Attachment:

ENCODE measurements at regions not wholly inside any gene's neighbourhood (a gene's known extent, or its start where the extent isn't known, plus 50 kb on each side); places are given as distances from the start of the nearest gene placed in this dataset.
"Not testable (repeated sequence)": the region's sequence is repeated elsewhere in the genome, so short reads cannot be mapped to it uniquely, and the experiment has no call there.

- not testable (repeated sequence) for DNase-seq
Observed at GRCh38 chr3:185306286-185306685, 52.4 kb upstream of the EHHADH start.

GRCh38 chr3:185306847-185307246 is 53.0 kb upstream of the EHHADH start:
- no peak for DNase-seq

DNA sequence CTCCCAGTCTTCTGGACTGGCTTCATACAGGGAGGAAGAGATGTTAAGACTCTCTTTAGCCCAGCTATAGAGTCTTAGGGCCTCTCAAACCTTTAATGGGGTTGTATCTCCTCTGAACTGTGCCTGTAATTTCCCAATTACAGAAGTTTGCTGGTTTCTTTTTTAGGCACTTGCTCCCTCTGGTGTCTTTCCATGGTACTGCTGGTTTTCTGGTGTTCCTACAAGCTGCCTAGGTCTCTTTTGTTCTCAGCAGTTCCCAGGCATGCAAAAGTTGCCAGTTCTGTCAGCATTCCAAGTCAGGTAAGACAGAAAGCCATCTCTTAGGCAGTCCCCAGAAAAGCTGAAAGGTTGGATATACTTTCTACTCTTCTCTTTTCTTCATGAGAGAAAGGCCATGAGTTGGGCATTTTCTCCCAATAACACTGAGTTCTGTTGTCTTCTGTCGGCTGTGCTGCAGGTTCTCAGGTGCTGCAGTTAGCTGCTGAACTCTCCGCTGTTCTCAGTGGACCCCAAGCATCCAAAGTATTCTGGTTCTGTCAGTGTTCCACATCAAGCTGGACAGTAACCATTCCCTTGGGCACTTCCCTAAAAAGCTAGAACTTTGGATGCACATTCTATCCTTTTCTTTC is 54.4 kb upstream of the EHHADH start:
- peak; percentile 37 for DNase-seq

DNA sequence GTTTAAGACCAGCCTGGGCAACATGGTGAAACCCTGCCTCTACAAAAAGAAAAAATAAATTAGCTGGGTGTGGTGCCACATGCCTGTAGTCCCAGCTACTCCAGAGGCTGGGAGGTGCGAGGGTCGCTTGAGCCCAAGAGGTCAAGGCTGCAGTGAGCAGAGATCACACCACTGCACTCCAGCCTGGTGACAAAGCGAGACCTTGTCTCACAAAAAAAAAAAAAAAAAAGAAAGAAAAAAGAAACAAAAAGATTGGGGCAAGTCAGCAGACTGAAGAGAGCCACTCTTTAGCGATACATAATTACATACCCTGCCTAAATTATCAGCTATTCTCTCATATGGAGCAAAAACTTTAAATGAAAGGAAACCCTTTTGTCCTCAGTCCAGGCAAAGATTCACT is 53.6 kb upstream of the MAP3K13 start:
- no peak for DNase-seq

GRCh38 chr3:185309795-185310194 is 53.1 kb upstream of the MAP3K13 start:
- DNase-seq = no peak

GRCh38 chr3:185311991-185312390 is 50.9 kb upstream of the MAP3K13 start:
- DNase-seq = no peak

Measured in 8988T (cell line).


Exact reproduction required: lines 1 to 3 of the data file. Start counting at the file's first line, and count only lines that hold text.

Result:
ENCODE measurements at regions not wholly inside any gene's neighbourhood (a gene's known extent, or its start where the extent isn't known, plus 50 kb on each side); places are given as distances from the start of the nearest gene placed in this dataset.
"Not testable (repeated sequence)": the region's sequence is repeated elsewhere in the genome, so short reads cannot be mapped to it uniquely, and the experiment has no call there.

- not testable (repeated sequence) for DNase-seq